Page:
She outlined the three business concerns as: 51 percent or more of the business being owned by individuals whose household income is not greater than 80 percent of the HUD Area Median Income; 30 percent or more of the business’ full time, permanent employees having household incomes no greater than 80 percent of AMI as of the initial date of hire; or the business awards 25 percent or more of the dollar value of the business’ contract to business concerns that meet the qualifications set forth in the above mentioned. “Only one of the outlined concerns has to be met,” she emphasized.
She outlined Section 3 income eligibility limits as:
80 percent AMI
1 Person $36,350
2 person $41,550
3 Person $46,750
4 Person $51,900
5 Person $56,100
Each Additional $4,150
The certification process to become eligible as a Section 3 business, Robinson said consists of filling out a simple application form. “The time it takes to complete the application certainly is worth what a business receives once completing the process,” Robinson said.
She said benefits of being a certified Section 3 Business Concern include receiving preferential consideration for contract awards on HUD funded projects in which one submits a formal bid and a copy of their Section 3 Business Concern certificate of eligibility. CHDC places your company in a searchable database that can be used by covered developers and contractors to identify Section 3 Business Concerns and the CHDC forwards notices of contract solicitation to businesses from the database. She pointed out that Section 3 certification does not automatically entitle a business to a contract on HUD-funded development projects, only a contracting preference.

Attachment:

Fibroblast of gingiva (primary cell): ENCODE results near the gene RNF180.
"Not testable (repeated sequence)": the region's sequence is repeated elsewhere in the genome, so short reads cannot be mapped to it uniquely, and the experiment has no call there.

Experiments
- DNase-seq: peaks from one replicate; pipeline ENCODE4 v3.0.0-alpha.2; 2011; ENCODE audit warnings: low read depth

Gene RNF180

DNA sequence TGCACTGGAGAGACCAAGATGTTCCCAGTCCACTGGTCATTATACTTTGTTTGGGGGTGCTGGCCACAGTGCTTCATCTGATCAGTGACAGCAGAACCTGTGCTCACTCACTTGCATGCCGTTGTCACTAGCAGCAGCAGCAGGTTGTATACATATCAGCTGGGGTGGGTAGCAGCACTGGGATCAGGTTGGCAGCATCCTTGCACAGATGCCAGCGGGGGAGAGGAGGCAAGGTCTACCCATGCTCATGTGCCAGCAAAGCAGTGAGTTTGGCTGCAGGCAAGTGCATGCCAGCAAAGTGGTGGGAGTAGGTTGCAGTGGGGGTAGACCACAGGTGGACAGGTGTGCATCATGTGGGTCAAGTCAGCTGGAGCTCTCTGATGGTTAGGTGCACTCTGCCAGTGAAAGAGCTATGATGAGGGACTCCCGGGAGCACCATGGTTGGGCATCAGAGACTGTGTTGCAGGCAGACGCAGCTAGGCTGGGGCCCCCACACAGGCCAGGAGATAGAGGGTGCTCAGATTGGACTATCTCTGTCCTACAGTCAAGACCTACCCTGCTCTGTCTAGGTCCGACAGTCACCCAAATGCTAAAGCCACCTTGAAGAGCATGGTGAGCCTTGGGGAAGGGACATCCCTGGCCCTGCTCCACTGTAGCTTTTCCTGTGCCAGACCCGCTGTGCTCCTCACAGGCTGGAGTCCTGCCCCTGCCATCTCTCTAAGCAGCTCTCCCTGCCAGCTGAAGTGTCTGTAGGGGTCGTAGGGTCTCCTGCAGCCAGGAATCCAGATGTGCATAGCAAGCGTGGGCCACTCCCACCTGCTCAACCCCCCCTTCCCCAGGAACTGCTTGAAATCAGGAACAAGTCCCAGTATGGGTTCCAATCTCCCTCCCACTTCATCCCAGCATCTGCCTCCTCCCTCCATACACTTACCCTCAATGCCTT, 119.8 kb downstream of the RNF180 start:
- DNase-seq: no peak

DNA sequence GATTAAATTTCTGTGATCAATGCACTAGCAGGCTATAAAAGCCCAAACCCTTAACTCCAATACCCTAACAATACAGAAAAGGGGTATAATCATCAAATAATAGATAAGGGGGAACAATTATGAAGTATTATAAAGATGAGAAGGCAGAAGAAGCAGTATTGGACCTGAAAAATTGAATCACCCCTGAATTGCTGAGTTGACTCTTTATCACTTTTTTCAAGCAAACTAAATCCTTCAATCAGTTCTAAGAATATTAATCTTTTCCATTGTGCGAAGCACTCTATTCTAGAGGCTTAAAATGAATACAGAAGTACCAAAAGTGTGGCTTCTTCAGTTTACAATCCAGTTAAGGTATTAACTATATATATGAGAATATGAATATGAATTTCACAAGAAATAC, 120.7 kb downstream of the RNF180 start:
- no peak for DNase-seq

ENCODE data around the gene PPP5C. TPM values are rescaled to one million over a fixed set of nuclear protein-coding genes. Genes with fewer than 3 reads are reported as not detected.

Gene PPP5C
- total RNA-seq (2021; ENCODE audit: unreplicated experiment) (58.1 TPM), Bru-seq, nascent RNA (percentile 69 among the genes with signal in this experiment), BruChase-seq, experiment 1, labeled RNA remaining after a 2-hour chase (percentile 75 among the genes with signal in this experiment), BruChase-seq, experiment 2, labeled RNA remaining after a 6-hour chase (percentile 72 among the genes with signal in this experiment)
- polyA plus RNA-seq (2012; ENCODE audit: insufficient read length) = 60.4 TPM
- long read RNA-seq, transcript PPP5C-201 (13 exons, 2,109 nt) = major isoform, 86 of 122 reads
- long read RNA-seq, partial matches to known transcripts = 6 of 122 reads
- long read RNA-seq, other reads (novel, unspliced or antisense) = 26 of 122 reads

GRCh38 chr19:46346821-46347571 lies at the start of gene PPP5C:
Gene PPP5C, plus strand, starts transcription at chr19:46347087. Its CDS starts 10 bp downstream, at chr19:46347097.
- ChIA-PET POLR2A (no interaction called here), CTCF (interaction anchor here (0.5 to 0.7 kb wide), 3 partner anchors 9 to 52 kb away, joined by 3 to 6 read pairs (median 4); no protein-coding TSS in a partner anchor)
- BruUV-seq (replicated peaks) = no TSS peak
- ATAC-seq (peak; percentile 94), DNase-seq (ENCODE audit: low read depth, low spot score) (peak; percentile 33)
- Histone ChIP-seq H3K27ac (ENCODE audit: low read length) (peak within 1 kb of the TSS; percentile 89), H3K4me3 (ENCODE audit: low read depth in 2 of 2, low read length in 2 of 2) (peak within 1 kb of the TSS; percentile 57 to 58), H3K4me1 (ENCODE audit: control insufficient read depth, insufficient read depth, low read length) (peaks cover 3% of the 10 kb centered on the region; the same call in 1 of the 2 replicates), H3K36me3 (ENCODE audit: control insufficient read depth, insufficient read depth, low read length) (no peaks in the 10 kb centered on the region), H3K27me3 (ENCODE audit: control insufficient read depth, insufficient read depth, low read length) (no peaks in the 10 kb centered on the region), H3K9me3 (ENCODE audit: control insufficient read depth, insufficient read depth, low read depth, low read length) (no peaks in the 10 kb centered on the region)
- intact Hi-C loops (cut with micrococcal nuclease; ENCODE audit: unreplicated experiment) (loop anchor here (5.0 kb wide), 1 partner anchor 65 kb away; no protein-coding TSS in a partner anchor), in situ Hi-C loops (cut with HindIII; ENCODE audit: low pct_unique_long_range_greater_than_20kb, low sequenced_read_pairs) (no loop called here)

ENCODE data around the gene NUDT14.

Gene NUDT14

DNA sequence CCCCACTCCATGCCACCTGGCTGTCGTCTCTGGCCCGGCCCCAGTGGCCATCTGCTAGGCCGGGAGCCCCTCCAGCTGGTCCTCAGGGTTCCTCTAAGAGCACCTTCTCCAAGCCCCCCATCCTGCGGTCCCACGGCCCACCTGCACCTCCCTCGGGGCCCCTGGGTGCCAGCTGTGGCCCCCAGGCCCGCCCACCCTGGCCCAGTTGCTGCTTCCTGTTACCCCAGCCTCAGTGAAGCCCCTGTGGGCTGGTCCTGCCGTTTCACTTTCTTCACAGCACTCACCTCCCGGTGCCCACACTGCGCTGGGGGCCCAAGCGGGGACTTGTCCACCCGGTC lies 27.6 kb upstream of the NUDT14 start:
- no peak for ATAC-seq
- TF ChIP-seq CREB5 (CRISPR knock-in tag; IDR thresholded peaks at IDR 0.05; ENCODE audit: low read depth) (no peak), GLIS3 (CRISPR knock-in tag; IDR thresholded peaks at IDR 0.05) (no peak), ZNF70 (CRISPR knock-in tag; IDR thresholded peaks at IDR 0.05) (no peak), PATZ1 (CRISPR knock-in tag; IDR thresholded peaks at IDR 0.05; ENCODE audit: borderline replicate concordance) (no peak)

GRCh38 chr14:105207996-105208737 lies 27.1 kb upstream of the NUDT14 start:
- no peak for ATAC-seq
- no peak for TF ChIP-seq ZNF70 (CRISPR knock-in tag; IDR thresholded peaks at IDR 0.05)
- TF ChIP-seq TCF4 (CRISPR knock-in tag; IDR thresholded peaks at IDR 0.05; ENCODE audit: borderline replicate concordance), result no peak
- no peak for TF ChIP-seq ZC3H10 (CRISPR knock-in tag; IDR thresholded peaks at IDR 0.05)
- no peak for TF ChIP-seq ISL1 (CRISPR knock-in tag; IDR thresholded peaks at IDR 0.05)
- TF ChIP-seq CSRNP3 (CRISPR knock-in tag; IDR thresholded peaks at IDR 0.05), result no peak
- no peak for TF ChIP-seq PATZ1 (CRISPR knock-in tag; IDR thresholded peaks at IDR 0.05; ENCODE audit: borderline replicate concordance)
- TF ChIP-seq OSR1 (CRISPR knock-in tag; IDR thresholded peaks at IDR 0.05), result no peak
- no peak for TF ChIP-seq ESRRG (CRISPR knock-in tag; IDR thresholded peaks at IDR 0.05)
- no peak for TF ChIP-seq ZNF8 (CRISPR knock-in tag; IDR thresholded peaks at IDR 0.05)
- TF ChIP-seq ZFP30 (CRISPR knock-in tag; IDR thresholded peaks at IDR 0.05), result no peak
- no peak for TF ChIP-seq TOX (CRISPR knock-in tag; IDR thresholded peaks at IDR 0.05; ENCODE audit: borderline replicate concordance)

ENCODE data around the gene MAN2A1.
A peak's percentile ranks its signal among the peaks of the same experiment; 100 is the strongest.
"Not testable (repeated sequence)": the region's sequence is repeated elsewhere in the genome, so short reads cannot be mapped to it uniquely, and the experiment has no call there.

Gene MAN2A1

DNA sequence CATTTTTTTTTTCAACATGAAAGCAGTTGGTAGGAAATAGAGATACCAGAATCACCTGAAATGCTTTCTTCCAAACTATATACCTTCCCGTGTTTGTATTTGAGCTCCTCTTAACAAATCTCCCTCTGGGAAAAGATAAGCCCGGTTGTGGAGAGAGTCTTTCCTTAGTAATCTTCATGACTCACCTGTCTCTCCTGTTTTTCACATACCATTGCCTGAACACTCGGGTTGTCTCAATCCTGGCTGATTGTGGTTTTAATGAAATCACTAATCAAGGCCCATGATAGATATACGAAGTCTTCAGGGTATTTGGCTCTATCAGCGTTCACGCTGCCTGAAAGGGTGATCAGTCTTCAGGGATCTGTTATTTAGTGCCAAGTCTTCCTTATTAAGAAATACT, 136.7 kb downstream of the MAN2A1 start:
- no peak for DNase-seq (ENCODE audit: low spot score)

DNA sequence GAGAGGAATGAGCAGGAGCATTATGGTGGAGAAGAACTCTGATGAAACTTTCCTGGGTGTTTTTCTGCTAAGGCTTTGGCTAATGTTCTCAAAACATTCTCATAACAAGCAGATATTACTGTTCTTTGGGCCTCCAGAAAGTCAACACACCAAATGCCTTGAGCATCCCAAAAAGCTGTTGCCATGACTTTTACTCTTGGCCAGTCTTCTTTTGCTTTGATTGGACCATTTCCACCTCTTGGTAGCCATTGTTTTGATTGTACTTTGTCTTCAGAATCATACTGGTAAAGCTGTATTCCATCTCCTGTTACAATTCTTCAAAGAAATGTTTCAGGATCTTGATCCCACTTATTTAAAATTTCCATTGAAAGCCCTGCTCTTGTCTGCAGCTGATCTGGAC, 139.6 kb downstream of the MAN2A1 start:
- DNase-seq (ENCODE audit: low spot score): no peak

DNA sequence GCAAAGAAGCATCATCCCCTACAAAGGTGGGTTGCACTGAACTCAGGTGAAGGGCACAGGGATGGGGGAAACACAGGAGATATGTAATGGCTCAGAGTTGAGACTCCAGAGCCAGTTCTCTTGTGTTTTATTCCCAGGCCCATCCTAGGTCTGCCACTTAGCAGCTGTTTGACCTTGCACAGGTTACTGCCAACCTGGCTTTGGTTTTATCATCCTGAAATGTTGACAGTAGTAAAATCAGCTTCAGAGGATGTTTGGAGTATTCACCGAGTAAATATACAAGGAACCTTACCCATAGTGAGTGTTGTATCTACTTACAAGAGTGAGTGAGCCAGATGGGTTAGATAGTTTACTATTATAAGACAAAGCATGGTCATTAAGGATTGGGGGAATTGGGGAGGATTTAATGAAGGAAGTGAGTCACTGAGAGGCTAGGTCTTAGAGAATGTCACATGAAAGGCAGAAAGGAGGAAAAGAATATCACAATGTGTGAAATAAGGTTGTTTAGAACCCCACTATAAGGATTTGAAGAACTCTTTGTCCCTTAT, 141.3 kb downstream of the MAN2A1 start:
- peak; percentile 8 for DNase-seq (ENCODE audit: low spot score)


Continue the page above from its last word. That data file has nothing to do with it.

Section 3, according to the HUD website is in place to preserve and create jobs and promote economic recovery assistance to those most impacted. It played an important role after the 1992 civil disturbance in Los Angeles, and the rebuilding after Hurricane Katrina in 2005. It is said that today due to the global economic crisis, the rise in unemployment and massive home foreclosures makes Section 3 implementation more crucial than any other time in American History. The law has placed HUD at the fore front to provide economic opportunities for residents and businesses with the greatest need, according to the site.
To gain a full understanding of the Section 3 process and to learn of eligibility, Robinson says the best way to be informed is by contacting her at 412-304-1890.
As an affiliate of RHLS, Damewood describes his organization as a state wide nonprofit law firm. As a part of legal services, he says the group represents nonprofit organizations that improve neighborhoods not people. The group is described as offering unique expertise in affordable, sustainable housing and its related components such as community and economic development, utility matters and preservation of home ownership. RHLS provides innovative project and policy solutions that help create sustainable communities offering decent, safe and affordable housing for lower-income Pennsylvanians.
RHLS and CHDC along with a suite of housing, resident assistance and community development organizations—the Housing Alliance of Pennsylvania, Neighbor Works, Equity Protection, Legal Clinic and Uptown Partners are located at 710 Fifth Ave.